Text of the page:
I think I’ve got the story straight, though I’m doing it entirely from memory, and it was long, long ago. My understanding is that one of the topics of discussion at this conference meeting was what to do about the gravestone of The Rev. William Losee, one of those early Methodist circuit riders who travelled from church to church (or, barring actual church buildings, meeting to meeting) on horseback. Losee had been a Methodist missionary from New York State to the wilds of the townships on the north shore of Lake Ontario in the Bay of Quinte area, according to the Dictionary of Canadian Biography Online. (You can read the very complete William Losee entry here). It was he who got the building of the Hay Bay Church off the ground, so he’s a huge star in Hay Bay lore. The aforementioned Dictionary of Canadian Biography tells us this: “Although he served in Upper Canada only about three years, Losee effectively laid the groundwork for what eventually became the largest Protestant denomination in Canada … (A)s a preacher ‘he was impassioned, voluble, fearless, and denunciatory, cutting deep and closely, and praying to God to ‘smite sinners!’ ”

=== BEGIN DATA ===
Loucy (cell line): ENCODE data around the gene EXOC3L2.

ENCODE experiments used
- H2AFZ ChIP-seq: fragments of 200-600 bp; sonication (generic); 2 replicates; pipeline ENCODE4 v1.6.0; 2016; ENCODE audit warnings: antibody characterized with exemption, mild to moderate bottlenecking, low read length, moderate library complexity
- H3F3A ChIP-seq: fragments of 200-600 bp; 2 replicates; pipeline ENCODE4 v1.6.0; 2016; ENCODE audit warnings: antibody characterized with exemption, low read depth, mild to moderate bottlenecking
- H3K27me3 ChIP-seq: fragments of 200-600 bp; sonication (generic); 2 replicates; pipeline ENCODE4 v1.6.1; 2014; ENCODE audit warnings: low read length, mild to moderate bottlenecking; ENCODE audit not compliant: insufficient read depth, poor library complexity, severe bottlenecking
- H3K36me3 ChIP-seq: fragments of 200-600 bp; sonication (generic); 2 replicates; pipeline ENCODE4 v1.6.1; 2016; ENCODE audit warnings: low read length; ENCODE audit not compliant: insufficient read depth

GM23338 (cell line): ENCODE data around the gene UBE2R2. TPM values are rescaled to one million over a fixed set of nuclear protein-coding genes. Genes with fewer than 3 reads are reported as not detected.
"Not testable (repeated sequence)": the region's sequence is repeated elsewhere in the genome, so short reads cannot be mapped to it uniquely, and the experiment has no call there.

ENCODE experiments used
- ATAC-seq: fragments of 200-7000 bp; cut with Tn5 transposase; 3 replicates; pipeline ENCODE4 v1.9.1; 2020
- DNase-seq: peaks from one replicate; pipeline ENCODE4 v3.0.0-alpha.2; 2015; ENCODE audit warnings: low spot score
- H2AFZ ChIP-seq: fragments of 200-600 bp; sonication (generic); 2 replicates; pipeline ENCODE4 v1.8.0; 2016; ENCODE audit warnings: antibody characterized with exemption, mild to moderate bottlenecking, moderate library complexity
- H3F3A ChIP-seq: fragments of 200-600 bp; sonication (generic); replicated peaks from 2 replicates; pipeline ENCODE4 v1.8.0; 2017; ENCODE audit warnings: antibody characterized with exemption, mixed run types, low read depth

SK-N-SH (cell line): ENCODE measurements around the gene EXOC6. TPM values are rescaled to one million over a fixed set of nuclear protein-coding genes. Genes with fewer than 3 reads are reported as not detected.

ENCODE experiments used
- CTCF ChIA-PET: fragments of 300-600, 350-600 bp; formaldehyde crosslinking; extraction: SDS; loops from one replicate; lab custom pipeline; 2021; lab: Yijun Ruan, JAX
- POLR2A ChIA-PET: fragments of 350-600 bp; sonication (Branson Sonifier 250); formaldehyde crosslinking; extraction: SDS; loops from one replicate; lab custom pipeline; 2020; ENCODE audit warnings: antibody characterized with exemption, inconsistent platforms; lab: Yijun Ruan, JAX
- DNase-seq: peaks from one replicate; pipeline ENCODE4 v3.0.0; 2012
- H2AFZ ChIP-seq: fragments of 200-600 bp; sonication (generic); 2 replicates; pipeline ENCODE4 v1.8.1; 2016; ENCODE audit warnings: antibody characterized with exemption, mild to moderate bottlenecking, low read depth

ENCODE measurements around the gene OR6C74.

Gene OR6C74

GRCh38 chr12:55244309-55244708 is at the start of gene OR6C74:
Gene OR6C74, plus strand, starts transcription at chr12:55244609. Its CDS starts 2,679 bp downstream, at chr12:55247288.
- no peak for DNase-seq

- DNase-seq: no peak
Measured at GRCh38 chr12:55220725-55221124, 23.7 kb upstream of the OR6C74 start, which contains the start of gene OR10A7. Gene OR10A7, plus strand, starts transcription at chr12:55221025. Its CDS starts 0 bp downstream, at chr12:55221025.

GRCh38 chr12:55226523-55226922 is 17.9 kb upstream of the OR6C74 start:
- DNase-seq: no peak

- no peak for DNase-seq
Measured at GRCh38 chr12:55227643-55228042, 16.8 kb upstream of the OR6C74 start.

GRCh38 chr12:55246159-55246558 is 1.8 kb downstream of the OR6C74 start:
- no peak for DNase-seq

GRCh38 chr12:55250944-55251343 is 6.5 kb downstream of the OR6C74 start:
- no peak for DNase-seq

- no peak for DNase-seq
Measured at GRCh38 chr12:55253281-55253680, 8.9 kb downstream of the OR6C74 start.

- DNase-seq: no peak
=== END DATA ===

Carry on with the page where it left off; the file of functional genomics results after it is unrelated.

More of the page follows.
Losee died in 1832 back in his native New York State, and was buried there. Almost a century and a half later, things got interesting: “In 1969 the grave was excavated for road-widening purposes,” the online biography dictionary tells us. “His gravestone and that of his wife were removed to Ontario – to the cemetery beside his Hay Bay meeting-house.” What it doesn’t say is that (if my recollection of Dad’s recounting of the discussion at the Bay of Quinte Conference meeting, which quite probably was in 1969, is accurate) the initial plan was to transport not just Losee’s tombstone, but in fact his remains, to Hay Bay. The fly in the ointment, so to speak, is that when the grave was excavated, Bill had, shall we say, followed the “dust to dust” precept to the letter; there was nothing left.